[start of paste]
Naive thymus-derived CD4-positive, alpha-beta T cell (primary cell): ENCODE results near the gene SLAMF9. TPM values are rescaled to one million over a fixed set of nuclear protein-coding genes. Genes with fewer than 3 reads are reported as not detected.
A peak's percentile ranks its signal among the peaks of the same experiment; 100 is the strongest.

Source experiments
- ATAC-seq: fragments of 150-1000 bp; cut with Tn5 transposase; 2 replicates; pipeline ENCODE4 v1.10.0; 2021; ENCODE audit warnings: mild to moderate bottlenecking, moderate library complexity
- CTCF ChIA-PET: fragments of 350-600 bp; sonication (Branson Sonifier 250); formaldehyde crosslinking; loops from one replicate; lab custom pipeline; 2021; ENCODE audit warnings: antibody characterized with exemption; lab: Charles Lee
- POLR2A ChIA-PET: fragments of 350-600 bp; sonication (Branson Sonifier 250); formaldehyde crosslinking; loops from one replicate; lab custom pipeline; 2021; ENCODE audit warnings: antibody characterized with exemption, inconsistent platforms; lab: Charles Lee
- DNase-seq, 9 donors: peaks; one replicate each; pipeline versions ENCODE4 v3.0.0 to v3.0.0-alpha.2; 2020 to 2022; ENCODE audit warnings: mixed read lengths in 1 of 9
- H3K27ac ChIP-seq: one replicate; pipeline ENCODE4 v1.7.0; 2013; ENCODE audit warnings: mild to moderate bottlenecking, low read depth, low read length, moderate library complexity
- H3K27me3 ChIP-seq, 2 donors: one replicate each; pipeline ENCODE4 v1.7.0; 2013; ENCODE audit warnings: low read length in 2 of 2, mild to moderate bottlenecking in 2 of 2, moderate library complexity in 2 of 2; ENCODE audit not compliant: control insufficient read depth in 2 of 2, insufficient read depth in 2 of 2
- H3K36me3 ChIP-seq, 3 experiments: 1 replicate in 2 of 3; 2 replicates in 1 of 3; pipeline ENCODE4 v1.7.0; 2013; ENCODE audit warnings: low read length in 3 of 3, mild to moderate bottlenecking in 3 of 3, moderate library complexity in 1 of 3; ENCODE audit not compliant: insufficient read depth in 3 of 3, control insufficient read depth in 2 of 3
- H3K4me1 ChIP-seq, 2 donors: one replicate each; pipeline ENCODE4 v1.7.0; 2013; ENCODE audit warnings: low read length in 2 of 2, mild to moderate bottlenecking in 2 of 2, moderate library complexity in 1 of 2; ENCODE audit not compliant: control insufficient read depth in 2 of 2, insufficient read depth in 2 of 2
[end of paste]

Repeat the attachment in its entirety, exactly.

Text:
Naive thymus-derived CD4-positive, alpha-beta T cell (primary cell): ENCODE results near the gene SLAMF9. TPM values are rescaled to one million over a fixed set of nuclear protein-coding genes. Genes with fewer than 3 reads are reported as not detected.
A peak's percentile ranks its signal among the peaks of the same experiment; 100 is the strongest.

Source experiments
- ATAC-seq: fragments of 150-1000 bp; cut with Tn5 transposase; 2 replicates; pipeline ENCODE4 v1.10.0; 2021; ENCODE audit warnings: mild to moderate bottlenecking, moderate library complexity
- CTCF ChIA-PET: fragments of 350-600 bp; sonication (Branson Sonifier 250); formaldehyde crosslinking; loops from one replicate; lab custom pipeline; 2021; ENCODE audit warnings: antibody characterized with exemption; lab: Charles Lee
- POLR2A ChIA-PET: fragments of 350-600 bp; sonication (Branson Sonifier 250); formaldehyde crosslinking; loops from one replicate; lab custom pipeline; 2021; ENCODE audit warnings: antibody characterized with exemption, inconsistent platforms; lab: Charles Lee
- DNase-seq, 9 donors: peaks; one replicate each; pipeline versions ENCODE4 v3.0.0 to v3.0.0-alpha.2; 2020 to 2022; ENCODE audit warnings: mixed read lengths in 1 of 9
- H3K27ac ChIP-seq: one replicate; pipeline ENCODE4 v1.7.0; 2013; ENCODE audit warnings: mild to moderate bottlenecking, low read depth, low read length, moderate library complexity
- H3K27me3 ChIP-seq, 2 donors: one replicate each; pipeline ENCODE4 v1.7.0; 2013; ENCODE audit warnings: low read length in 2 of 2, mild to moderate bottlenecking in 2 of 2, moderate library complexity in 2 of 2; ENCODE audit not compliant: control insufficient read depth in 2 of 2, insufficient read depth in 2 of 2
- H3K36me3 ChIP-seq, 3 experiments: 1 replicate in 2 of 3; 2 replicates in 1 of 3; pipeline ENCODE4 v1.7.0; 2013; ENCODE audit warnings: low read length in 3 of 3, mild to moderate bottlenecking in 3 of 3, moderate library complexity in 1 of 3; ENCODE audit not compliant: insufficient read depth in 3 of 3, control insufficient read depth in 2 of 3
- H3K4me1 ChIP-seq, 2 donors: one replicate each; pipeline ENCODE4 v1.7.0; 2013; ENCODE audit warnings: low read length in 2 of 2, mild to moderate bottlenecking in 2 of 2, moderate library complexity in 1 of 2; ENCODE audit not compliant: control insufficient read depth in 2 of 2, insufficient read depth in 2 of 2